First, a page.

The solution to Trump was for the GOP to vote like they campaigned. As late as the last omnibus they could have blunted him but instead increased H-2B visas and other stupid moderate tricks. This gutted the “but he’s not conservative argument”.

                * Actually, when we look back 50 years from now that is probably one point where historians will argue the pretense of the GOP being the conservative party was broken permanently. The fact is the GOP is not, despite the linked NR article, the conservative party and they have only been close once in my life for a brief period in the mid-90s. There has been a lot of work to make it such but that has yet to bear lasting fruit. The choices of the non-conservatives in the party in the wake of 2014 probably undid much of that work in the sense they made a Trump much more likely.

                1. … the easy response is ‘well, then Trump is just like existing Republicans except he fights.’

                  The easy response is rarely the correct response.

                  Trump’s claims aside (there being no credible evidence of them being more than Souteresque confirmation conversion) his recent history is as a pro-choice, pro-single-payer, pro-every Progressive agenda item except open borders (and even there his bona fides are suspect) there is not one single shred of evidence this snake-oil purveyor supports one single item on the conservative agenda.

                  “Make America Great Again” is as void of meaning as “Fundamentally Transform America.”

                  1. The easy response is rarely the correct response.

                    I didn’t say it was correct. However, if the argument against Trump is as facile as “but he’s not a real conservative and making him the GOP nominee will destroy conservatism” why should any stronger response be expected.

                    I don’t want Trump. I don’t support Trump. I think he’ll be a diasaster as a nominee and as President. I don’t quite share Sarah’s concern about retribution because we survived Obama who is just as narcissistic and who, unlike Trump, has the media and the entrenched bureaucracy at his beck and call.

                    That said, I have a hard time buying that Trump, all by his lonesome, can magically kill conservativism in the US. He might deliver the death blow but that blow will only become fatal because the leading lights of American conservatism let themselves become the blacks of the GOP: reliable votes as long as the party mouths the right pieties regardless of actual outcomes.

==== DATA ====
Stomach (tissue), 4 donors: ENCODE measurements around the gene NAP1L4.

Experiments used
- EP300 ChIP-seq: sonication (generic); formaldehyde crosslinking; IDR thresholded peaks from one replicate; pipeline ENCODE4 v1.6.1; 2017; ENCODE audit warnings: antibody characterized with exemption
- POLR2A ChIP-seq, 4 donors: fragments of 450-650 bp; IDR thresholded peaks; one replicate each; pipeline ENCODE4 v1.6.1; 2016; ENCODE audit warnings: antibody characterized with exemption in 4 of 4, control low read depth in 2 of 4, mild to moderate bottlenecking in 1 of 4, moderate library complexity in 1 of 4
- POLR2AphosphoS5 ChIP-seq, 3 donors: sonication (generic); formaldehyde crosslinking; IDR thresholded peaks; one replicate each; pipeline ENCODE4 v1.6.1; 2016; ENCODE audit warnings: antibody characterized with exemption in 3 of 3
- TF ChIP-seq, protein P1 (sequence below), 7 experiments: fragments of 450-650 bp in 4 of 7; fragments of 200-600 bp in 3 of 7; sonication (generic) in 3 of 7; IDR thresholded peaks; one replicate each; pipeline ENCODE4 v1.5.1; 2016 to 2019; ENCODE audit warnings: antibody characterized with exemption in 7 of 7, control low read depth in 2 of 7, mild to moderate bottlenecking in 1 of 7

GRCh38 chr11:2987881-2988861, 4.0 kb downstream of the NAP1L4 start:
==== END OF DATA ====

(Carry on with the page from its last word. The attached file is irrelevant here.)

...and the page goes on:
The way to stop Trump, even now, is for the GOP Congress to actually follow through on its promises in a way that is meaningful. But given most of them don’t believe in those positions any more than Trump means that’s not going to happen.

                  2. Perhaps – but I think there’s a big difference between ‘Fundamentally Transform America’, and ‘Make America Great Again’.

                    You can ‘fundamentally transform’ a Ferrari into a pile of scrap pretty fast against a bridge abutment. You can ‘fundamentally transform’ a nice piece of beef into something akin to a Vibram shoe sole by cooking it badly. You can ‘fundamentally transform’ a sick person into a corpse by improper medical treatment.

                    ‘Make America Great Again’ seems, to me, to be trying to build up instead of ‘fundamentally transform’ when there’s no definition of what ‘transform’ would mean in that case. As a slogan, it works.

                    Would Trump work out? It’s hard for me to see he’d be worse than the current occupant of the Oval Office.

                    1. They’re both vague promises devoid of goals or methods.

                      Trump COULD very well mean “it was great back before the Supreme Court ruled that it wasn’t legal for me to have cities steal property to sell to me,” or any of dozens of ways that it was before this or that rule got in his way.